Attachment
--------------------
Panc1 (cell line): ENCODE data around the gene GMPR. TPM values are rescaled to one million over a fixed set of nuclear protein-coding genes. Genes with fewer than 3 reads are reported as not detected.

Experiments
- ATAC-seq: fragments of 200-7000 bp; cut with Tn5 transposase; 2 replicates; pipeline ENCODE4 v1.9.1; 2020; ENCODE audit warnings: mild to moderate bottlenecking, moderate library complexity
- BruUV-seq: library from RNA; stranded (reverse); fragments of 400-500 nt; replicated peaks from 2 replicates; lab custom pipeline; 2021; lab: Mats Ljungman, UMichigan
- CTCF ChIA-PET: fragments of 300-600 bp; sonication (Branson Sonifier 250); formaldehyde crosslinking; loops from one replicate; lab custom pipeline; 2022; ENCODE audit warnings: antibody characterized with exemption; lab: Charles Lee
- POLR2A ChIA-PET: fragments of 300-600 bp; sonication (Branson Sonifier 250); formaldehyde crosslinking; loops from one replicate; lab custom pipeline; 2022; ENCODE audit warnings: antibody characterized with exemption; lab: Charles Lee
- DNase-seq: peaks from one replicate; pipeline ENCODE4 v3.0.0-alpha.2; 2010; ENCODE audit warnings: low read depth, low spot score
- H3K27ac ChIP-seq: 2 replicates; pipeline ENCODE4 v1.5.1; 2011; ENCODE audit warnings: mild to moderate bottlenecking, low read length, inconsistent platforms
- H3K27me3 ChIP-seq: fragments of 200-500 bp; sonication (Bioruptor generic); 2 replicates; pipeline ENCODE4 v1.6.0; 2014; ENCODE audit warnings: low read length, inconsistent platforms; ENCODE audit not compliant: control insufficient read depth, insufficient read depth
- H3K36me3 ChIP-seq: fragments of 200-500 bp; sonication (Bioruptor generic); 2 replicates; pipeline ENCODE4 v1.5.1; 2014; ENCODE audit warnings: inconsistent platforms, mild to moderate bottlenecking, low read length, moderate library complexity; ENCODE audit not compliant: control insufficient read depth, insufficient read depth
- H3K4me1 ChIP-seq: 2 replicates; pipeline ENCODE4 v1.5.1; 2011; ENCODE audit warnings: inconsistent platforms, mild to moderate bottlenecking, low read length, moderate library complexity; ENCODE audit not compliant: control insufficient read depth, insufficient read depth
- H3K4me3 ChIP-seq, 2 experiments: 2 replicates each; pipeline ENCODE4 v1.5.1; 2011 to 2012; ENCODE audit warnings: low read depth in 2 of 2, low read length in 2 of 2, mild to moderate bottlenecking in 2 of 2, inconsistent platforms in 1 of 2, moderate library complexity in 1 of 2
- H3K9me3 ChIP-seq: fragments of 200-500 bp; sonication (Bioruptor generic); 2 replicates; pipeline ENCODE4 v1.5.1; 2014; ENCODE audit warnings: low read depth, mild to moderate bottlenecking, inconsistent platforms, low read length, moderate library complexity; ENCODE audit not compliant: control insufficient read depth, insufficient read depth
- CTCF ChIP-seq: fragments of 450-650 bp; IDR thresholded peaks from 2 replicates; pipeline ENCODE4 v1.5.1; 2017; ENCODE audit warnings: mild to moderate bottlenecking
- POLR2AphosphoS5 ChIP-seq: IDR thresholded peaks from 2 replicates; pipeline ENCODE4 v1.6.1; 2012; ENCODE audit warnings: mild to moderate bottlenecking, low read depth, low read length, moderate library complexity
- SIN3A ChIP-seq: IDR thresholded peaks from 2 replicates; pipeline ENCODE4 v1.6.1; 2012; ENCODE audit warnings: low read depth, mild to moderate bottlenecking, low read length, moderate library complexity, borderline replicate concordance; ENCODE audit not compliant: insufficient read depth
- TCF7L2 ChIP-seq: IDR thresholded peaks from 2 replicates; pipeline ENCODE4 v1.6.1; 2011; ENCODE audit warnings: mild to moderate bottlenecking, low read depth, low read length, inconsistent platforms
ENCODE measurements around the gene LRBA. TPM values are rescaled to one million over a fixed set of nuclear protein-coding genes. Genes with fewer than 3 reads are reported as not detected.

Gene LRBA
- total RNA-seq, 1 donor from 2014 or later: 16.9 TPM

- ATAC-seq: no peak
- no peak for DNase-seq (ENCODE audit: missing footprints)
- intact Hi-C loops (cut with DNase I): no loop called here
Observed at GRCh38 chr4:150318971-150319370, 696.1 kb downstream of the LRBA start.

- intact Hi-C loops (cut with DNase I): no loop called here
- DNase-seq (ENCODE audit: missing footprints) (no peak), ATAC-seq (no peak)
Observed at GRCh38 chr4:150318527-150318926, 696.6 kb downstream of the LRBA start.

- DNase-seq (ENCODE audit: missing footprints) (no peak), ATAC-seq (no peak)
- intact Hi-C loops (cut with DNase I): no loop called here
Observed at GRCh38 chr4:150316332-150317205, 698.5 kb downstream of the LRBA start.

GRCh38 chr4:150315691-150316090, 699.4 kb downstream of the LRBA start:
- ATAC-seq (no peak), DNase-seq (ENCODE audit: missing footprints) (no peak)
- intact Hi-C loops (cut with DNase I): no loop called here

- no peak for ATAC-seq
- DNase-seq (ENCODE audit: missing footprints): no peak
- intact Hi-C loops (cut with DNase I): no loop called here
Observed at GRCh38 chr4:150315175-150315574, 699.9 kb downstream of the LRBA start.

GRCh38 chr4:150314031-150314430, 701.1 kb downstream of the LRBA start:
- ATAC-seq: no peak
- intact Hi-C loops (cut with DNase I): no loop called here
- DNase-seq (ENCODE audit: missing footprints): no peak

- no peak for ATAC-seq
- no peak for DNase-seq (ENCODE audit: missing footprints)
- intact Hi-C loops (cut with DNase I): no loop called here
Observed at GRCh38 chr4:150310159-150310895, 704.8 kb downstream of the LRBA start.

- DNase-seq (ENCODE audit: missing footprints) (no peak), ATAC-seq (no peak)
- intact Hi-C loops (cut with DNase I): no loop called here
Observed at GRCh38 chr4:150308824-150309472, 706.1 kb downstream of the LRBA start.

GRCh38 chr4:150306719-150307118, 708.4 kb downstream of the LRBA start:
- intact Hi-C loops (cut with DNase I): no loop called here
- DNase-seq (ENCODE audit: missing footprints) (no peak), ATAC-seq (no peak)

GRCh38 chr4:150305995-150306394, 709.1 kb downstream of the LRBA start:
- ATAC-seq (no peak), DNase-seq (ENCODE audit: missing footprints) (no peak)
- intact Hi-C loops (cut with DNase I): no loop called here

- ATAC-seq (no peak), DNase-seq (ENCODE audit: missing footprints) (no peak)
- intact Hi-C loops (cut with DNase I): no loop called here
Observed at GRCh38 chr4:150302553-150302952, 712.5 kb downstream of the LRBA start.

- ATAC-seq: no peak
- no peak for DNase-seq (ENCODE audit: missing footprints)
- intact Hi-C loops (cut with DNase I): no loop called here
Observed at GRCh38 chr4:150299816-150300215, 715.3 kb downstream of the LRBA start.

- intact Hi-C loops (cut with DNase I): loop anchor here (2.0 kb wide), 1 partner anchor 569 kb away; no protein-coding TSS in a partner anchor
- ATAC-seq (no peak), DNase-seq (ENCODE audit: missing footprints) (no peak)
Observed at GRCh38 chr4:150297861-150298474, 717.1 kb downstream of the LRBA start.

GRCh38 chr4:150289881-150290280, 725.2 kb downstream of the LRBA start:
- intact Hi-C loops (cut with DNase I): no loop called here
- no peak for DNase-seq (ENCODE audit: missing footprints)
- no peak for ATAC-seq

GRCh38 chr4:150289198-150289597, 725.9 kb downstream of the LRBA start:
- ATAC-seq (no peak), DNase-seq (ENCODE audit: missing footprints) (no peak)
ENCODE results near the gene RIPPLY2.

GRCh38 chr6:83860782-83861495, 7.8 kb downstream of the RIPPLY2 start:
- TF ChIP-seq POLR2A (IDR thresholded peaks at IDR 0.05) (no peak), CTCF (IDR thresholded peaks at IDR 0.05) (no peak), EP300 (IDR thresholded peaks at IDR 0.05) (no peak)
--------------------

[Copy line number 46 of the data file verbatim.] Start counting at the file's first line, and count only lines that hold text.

- DNase-seq (ENCODE audit: missing footprints) (no peak), ATAC-seq (no peak)